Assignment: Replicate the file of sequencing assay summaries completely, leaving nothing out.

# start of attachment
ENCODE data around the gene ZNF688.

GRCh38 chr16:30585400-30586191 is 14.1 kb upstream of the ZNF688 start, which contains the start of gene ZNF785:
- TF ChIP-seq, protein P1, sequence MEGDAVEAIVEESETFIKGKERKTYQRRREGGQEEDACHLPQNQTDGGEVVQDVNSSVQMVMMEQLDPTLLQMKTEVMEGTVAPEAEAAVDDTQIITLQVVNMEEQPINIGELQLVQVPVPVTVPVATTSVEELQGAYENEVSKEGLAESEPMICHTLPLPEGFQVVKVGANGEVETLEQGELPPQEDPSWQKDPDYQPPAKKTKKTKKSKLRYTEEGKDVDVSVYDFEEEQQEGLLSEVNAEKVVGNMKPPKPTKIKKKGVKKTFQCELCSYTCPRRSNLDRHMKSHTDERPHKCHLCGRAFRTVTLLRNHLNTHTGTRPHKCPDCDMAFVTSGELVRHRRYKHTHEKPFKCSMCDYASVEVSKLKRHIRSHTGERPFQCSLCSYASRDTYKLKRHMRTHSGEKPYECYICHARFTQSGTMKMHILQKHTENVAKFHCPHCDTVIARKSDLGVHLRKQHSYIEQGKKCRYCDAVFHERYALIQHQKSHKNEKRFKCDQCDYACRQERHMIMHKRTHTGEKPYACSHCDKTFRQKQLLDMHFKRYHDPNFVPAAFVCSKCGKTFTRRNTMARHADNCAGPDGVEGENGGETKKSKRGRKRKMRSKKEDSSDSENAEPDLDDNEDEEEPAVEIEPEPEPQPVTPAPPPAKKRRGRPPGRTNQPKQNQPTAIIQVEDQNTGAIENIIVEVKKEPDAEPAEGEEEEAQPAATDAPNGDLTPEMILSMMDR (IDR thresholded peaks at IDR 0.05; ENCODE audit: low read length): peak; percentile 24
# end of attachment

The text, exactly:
ENCODE data around the gene ZNF688.

GRCh38 chr16:30585400-30586191 is 14.1 kb upstream of the ZNF688 start, which contains the start of gene ZNF785:
- TF ChIP-seq, protein P1, sequence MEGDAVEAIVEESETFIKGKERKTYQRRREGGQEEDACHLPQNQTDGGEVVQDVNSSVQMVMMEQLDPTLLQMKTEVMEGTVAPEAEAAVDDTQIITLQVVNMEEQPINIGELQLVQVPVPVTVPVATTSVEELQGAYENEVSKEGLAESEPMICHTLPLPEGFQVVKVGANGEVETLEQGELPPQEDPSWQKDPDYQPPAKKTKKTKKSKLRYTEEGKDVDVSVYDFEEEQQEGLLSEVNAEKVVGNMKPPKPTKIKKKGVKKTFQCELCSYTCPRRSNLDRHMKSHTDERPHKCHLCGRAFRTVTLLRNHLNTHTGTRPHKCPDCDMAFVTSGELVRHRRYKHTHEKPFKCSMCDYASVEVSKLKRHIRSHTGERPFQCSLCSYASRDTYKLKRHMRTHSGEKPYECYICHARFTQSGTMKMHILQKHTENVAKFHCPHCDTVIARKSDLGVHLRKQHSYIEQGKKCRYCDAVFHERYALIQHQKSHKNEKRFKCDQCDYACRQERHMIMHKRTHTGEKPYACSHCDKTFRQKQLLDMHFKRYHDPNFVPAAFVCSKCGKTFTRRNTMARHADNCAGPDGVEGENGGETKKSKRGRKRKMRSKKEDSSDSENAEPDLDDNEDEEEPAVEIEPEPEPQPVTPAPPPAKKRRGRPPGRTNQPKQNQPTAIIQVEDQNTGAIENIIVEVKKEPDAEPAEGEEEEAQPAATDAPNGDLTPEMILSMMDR (IDR thresholded peaks at IDR 0.05; ENCODE audit: low read length): peak; percentile 24